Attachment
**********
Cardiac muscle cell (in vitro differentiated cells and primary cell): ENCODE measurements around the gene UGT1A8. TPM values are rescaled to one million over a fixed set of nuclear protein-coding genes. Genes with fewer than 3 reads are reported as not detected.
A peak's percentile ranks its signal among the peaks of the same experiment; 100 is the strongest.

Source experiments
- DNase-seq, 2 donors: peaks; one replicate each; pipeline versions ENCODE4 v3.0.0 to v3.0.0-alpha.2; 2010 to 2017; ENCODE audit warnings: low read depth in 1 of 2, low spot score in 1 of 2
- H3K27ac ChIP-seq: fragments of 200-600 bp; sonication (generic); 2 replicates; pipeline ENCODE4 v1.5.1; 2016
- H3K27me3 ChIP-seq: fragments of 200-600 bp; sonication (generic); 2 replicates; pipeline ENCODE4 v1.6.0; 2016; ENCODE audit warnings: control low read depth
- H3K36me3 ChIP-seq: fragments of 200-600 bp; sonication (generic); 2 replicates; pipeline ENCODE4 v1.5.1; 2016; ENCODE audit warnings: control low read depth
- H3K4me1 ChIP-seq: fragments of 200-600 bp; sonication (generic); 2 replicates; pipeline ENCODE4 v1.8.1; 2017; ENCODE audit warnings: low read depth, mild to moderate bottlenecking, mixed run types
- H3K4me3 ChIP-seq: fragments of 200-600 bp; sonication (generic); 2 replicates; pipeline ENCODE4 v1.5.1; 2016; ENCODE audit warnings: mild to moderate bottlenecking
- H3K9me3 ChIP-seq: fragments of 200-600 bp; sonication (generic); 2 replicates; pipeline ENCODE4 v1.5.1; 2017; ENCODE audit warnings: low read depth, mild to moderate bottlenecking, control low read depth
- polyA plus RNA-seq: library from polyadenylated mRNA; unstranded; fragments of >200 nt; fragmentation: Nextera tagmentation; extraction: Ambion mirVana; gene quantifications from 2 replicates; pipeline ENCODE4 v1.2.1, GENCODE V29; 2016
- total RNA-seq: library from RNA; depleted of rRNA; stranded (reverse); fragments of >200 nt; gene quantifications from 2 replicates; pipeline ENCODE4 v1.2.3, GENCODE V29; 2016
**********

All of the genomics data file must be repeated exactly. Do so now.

Cardiac muscle cell (in vitro differentiated cells and primary cell): ENCODE measurements around the gene UGT1A8. TPM values are rescaled to one million over a fixed set of nuclear protein-coding genes. Genes with fewer than 3 reads are reported as not detected.
A peak's percentile ranks its signal among the peaks of the same experiment; 100 is the strongest.

Source experiments
- DNase-seq, 2 donors: peaks; one replicate each; pipeline versions ENCODE4 v3.0.0 to v3.0.0-alpha.2; 2010 to 2017; ENCODE audit warnings: low read depth in 1 of 2, low spot score in 1 of 2
- H3K27ac ChIP-seq: fragments of 200-600 bp; sonication (generic); 2 replicates; pipeline ENCODE4 v1.5.1; 2016
- H3K27me3 ChIP-seq: fragments of 200-600 bp; sonication (generic); 2 replicates; pipeline ENCODE4 v1.6.0; 2016; ENCODE audit warnings: control low read depth
- H3K36me3 ChIP-seq: fragments of 200-600 bp; sonication (generic); 2 replicates; pipeline ENCODE4 v1.5.1; 2016; ENCODE audit warnings: control low read depth
- H3K4me1 ChIP-seq: fragments of 200-600 bp; sonication (generic); 2 replicates; pipeline ENCODE4 v1.8.1; 2017; ENCODE audit warnings: low read depth, mild to moderate bottlenecking, mixed run types
- H3K4me3 ChIP-seq: fragments of 200-600 bp; sonication (generic); 2 replicates; pipeline ENCODE4 v1.5.1; 2016; ENCODE audit warnings: mild to moderate bottlenecking
- H3K9me3 ChIP-seq: fragments of 200-600 bp; sonication (generic); 2 replicates; pipeline ENCODE4 v1.5.1; 2017; ENCODE audit warnings: low read depth, mild to moderate bottlenecking, control low read depth
- polyA plus RNA-seq: library from polyadenylated mRNA; unstranded; fragments of >200 nt; fragmentation: Nextera tagmentation; extraction: Ambion mirVana; gene quantifications from 2 replicates; pipeline ENCODE4 v1.2.1, GENCODE V29; 2016
- total RNA-seq: library from RNA; depleted of rRNA; stranded (reverse); fragments of >200 nt; gene quantifications from 2 replicates; pipeline ENCODE4 v1.2.3, GENCODE V29; 2016